The talk on the Street is that there is an oil price war sparked by Saudi Arabia. The surge in oil and gas production due to fracking in the US has increased the supply, putting downward pressure on prices. The cost of producing oil by the Saudis is estimated at $20 per barrel, lower than the cost of production via fracking.
However, the Saudis, and many other producers have swollen public budgets which depend on the continuing profits from oil. Throw those costs into consideration and some estimate that the Saudis need oil to be priced at $90 to $100 to cover all the services the government currently provides.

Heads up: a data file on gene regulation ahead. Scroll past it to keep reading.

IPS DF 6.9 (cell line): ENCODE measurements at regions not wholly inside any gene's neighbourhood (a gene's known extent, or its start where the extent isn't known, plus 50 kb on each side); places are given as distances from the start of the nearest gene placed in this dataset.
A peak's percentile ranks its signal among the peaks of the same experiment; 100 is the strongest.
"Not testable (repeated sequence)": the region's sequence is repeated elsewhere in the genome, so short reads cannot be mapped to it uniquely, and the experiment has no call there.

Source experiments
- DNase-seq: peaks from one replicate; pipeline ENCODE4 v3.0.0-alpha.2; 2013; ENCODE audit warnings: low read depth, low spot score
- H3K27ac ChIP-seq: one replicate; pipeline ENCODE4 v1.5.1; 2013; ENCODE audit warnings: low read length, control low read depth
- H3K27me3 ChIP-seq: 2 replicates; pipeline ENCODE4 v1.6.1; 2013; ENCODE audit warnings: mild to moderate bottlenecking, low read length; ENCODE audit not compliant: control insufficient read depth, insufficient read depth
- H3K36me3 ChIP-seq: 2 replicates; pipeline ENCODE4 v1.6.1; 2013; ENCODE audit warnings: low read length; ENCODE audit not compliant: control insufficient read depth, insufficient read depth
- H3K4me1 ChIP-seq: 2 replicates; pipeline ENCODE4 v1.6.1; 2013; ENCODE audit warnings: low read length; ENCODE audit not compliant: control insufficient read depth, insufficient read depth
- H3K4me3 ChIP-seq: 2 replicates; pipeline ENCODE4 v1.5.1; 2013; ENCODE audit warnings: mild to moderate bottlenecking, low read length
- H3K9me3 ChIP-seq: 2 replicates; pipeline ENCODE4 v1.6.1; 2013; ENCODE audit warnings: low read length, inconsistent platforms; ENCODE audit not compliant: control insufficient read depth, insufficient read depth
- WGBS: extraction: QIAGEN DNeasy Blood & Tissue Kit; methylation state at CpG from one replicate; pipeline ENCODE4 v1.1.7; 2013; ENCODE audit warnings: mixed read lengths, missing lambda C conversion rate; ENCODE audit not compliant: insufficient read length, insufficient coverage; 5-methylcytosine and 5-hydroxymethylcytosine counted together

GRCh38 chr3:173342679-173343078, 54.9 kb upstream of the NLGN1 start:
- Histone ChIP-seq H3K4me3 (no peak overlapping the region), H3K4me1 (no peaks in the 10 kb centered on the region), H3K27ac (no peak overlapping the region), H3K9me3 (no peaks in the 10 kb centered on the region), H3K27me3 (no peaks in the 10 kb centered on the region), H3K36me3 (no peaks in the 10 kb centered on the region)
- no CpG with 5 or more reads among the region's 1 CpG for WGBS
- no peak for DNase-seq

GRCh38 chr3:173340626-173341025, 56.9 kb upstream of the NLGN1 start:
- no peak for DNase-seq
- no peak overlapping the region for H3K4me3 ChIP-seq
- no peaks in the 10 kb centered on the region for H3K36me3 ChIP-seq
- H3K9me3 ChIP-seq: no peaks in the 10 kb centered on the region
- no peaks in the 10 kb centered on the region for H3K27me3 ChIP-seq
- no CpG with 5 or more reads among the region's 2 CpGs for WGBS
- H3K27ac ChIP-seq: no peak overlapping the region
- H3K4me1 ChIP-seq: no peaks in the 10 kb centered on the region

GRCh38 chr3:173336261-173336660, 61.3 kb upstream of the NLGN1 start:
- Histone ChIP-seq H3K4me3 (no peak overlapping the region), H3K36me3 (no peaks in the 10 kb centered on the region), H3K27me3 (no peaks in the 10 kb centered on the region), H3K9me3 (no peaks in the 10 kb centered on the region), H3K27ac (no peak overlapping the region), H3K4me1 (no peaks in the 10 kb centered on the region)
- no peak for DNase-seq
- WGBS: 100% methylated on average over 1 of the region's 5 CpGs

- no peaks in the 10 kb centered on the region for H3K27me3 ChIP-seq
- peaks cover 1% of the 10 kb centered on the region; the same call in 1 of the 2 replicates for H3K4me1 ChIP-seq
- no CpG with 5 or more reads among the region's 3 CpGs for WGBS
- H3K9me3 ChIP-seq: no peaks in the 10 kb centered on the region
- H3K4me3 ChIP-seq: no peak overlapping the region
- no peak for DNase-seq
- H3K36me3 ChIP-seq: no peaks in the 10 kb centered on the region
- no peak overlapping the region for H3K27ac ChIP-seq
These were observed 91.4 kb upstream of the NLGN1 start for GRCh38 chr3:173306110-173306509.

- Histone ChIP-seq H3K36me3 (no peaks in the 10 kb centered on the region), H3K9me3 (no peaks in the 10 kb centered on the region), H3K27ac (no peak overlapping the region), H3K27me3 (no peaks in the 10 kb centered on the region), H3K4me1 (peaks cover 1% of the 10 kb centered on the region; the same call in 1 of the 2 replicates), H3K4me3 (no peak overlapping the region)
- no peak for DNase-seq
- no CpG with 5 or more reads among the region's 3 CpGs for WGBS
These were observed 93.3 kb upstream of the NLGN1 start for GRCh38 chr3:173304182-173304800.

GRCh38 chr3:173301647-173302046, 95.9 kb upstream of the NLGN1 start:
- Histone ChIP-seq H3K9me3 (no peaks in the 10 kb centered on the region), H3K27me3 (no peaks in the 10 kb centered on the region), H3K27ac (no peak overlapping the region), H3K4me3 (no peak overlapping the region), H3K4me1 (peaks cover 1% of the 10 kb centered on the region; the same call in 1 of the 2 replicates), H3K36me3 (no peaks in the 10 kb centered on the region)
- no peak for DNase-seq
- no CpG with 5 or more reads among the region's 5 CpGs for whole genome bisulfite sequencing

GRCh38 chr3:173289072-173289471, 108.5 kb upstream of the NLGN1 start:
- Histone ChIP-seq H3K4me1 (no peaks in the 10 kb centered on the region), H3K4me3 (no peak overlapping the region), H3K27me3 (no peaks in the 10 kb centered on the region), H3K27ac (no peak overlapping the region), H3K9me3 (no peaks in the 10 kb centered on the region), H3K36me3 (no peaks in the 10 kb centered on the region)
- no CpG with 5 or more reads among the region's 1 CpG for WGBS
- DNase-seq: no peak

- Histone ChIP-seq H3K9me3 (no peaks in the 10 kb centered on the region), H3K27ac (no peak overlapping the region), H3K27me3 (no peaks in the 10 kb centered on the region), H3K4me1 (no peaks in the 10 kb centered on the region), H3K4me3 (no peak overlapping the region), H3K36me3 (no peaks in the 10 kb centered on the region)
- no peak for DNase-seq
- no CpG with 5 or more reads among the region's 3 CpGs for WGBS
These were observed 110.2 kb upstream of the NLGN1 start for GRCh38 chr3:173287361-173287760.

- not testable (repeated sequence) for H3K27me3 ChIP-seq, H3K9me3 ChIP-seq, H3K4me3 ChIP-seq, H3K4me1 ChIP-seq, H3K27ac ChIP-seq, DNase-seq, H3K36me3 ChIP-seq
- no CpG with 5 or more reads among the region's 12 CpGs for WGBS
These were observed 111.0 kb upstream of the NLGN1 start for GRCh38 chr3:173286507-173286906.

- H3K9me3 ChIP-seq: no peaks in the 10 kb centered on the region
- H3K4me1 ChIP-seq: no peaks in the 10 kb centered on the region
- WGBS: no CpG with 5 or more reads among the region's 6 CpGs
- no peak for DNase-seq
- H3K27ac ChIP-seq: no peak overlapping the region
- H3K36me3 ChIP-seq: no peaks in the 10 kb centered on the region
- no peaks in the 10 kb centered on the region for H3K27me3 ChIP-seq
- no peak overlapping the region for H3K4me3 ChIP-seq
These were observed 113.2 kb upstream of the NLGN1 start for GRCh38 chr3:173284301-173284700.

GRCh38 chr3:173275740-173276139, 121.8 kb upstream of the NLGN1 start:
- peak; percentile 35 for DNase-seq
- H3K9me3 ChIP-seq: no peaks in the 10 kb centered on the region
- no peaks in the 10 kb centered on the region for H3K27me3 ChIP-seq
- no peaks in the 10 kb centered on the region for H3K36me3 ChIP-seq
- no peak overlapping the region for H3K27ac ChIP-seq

Other countries that depend heavily on high oil prices to support their public services are Russia and Venezuela.
Wood Mackenzie, a global energy consulting group, surveyed 2,222 oil fields worldwide and found that at $50 a barrel – around where Brent crude trades now, only 0.2% of oil supply faces negative cash flow. At $40, that figure rises, but only to 1.6%.
That means that oil prices would have to go a lot lower if the Saudis are to be successful in shutting down a lot of current production.
The Saudis have foreign-exchange reserves roughly equivalent to their annual gross domestic product. It remains to be seen how this oil price war ends.